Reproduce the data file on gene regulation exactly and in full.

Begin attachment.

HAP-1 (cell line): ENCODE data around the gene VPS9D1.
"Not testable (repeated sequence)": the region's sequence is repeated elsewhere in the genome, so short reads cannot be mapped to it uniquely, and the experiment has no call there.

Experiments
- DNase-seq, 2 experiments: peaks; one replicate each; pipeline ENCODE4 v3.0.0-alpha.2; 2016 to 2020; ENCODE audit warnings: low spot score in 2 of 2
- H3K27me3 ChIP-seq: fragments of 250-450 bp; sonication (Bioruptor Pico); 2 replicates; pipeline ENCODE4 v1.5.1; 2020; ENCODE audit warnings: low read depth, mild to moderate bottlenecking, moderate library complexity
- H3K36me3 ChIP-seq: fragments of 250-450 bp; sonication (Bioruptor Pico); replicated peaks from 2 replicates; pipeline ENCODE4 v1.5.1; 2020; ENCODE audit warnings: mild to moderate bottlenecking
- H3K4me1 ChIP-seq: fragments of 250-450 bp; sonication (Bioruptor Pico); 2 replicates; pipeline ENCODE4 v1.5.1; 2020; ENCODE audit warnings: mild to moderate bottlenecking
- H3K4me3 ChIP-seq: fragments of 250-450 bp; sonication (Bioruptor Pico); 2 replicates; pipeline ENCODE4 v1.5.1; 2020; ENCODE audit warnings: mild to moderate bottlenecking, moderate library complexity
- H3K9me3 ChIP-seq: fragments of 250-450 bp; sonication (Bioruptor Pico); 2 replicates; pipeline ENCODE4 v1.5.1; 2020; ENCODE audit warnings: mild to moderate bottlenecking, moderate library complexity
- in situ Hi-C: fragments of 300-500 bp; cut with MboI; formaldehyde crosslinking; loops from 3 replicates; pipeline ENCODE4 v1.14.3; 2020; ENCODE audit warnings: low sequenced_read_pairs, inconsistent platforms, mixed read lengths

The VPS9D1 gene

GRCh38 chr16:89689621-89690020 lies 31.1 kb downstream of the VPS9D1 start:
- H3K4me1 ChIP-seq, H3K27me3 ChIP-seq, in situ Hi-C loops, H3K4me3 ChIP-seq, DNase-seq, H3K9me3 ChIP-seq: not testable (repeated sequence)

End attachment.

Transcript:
HAP-1 (cell line): ENCODE data around the gene VPS9D1.
"Not testable (repeated sequence)": the region's sequence is repeated elsewhere in the genome, so short reads cannot be mapped to it uniquely, and the experiment has no call there.

Experiments
- DNase-seq, 2 experiments: peaks; one replicate each; pipeline ENCODE4 v3.0.0-alpha.2; 2016 to 2020; ENCODE audit warnings: low spot score in 2 of 2
- H3K27me3 ChIP-seq: fragments of 250-450 bp; sonication (Bioruptor Pico); 2 replicates; pipeline ENCODE4 v1.5.1; 2020; ENCODE audit warnings: low read depth, mild to moderate bottlenecking, moderate library complexity
- H3K36me3 ChIP-seq: fragments of 250-450 bp; sonication (Bioruptor Pico); replicated peaks from 2 replicates; pipeline ENCODE4 v1.5.1; 2020; ENCODE audit warnings: mild to moderate bottlenecking
- H3K4me1 ChIP-seq: fragments of 250-450 bp; sonication (Bioruptor Pico); 2 replicates; pipeline ENCODE4 v1.5.1; 2020; ENCODE audit warnings: mild to moderate bottlenecking
- H3K4me3 ChIP-seq: fragments of 250-450 bp; sonication (Bioruptor Pico); 2 replicates; pipeline ENCODE4 v1.5.1; 2020; ENCODE audit warnings: mild to moderate bottlenecking, moderate library complexity
- H3K9me3 ChIP-seq: fragments of 250-450 bp; sonication (Bioruptor Pico); 2 replicates; pipeline ENCODE4 v1.5.1; 2020; ENCODE audit warnings: mild to moderate bottlenecking, moderate library complexity
- in situ Hi-C: fragments of 300-500 bp; cut with MboI; formaldehyde crosslinking; loops from 3 replicates; pipeline ENCODE4 v1.14.3; 2020; ENCODE audit warnings: low sequenced_read_pairs, inconsistent platforms, mixed read lengths

The VPS9D1 gene

GRCh38 chr16:89689621-89690020 lies 31.1 kb downstream of the VPS9D1 start:
- H3K4me1 ChIP-seq, H3K27me3 ChIP-seq, in situ Hi-C loops, H3K4me3 ChIP-seq, DNase-seq, H3K9me3 ChIP-seq: not testable (repeated sequence)